"At some locations, shutting down will only take a few minutes," says Mivil Deschenes, Alcan's chief security officer. "But with an aluminum smelter, it could take four days to ramp down to a complete stop. We've conducted drills with crisis management teams from all five business units."
In responding to an avian flu outbreak, the legal department's primary concerns involve contracts, liability and labor law issues.
"If there's a pandemic, and the risk of human-to-human transmission is high and prophylactic measures are ineffectual, employers will have more leeway to put safety ahead of workplace discrimination law requirements, such as reasonable accommodation or the ADA," Deitchler says.
Because an infected worker's presence at a facility would likely pose an undue hardship on the company, courts will recognize the only reasonable course is to send the employee home, Deitchler argues. In fact employers may be obligated to do so under occupational safety and health laws.
At this point, he says, legal departments should review leave policies and add provisions that deal specifically with infectious diseases. The legal department also should review workers' compensation, health insurance and union agreements.
"There may be a clause restricting the use of alternative or temporary labor which could restrict your planning," Deitchler says. "While many agreements address emergencies or acts of God, companies should consider proposing a disaster-management clause."
Companies should take a similar approach to long-term product or service contracts, adds Brian L. Levine, a litigator with Detroit-based Miller, Canfield, Paddock and Stone. "An organization that is forced to break long-term contracts because of a flu pandemic is going to have to convince the court that the outbreak was unforeseeable," he says. "Since we're being bombarded with doomsday predictions every day, that would be a challenge."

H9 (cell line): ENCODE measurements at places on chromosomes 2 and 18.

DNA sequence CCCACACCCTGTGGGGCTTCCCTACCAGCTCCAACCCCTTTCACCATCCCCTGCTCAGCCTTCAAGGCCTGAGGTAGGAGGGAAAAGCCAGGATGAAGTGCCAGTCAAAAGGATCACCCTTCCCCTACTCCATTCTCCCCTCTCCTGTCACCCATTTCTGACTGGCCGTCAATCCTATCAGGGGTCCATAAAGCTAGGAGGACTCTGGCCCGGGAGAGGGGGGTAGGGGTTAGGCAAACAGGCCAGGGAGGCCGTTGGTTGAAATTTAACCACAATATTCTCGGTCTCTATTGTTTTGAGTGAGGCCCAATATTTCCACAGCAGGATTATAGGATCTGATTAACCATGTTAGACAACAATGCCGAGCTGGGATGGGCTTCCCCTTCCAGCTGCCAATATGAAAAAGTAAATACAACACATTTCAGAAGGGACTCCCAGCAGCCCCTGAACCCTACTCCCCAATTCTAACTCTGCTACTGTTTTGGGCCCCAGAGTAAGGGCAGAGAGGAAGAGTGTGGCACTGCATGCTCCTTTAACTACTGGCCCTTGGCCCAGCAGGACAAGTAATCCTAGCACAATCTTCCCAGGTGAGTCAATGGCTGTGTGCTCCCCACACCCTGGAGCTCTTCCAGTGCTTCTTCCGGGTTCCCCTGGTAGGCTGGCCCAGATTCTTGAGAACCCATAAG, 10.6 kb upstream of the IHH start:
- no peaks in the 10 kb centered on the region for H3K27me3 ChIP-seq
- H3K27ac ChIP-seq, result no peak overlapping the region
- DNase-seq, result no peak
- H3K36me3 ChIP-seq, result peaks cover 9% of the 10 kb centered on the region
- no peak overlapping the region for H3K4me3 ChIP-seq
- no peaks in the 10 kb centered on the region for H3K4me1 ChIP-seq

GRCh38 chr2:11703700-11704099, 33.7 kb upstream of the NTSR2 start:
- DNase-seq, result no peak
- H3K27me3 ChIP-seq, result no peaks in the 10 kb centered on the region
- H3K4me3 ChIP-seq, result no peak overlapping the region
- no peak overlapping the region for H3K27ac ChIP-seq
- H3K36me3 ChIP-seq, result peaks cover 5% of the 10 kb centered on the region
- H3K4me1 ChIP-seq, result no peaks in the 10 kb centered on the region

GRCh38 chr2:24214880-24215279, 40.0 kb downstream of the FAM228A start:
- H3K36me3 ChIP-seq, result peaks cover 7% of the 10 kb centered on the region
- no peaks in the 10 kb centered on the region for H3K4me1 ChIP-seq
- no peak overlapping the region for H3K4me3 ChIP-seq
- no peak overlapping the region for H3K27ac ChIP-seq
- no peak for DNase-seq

Levine recommends companies review long-term contracts and insert a clause addressing potential disruptions due to an avian flu outbreak. "It's very easy to put it in the contract," he says. "If it never happens, then it never happens. But at least you have the provision in there."
A Helping Hand
For companies that haven't yet addressed the possibility of a flu pandemic, third parties such as Logistics Health Inc., can do some of the heavy lifting.
"We've got three warehouses in Wisconsin that can order and store supplies," Franzke says. "And we're aligned with more than 20,000 U.S. clinics that can conduct checkups and dispense whatever medications are necessary."
The services of a company such as Maryland-based iJET Intelligent Risk Systems also can be helpful. iJET, which monitors international crises for companies with global operations, alerts business travelers and their companies when trouble occurs based on a database of travel information the client provides. The traveler and employer are alerted by phone, e-mail or pager and told what to do, where to go for safety, what flight to get out on and where to find medical help.
The only mistake a company can make is to maintain a wait-and-see attitude.
"Do your plan and buy your medical supplies now," says Bruce Blythe, CEO of Crisis Management International Inc., which helps businesses plan for potential disasters. "If you wait and this thing hits, the supplies are going to be gone."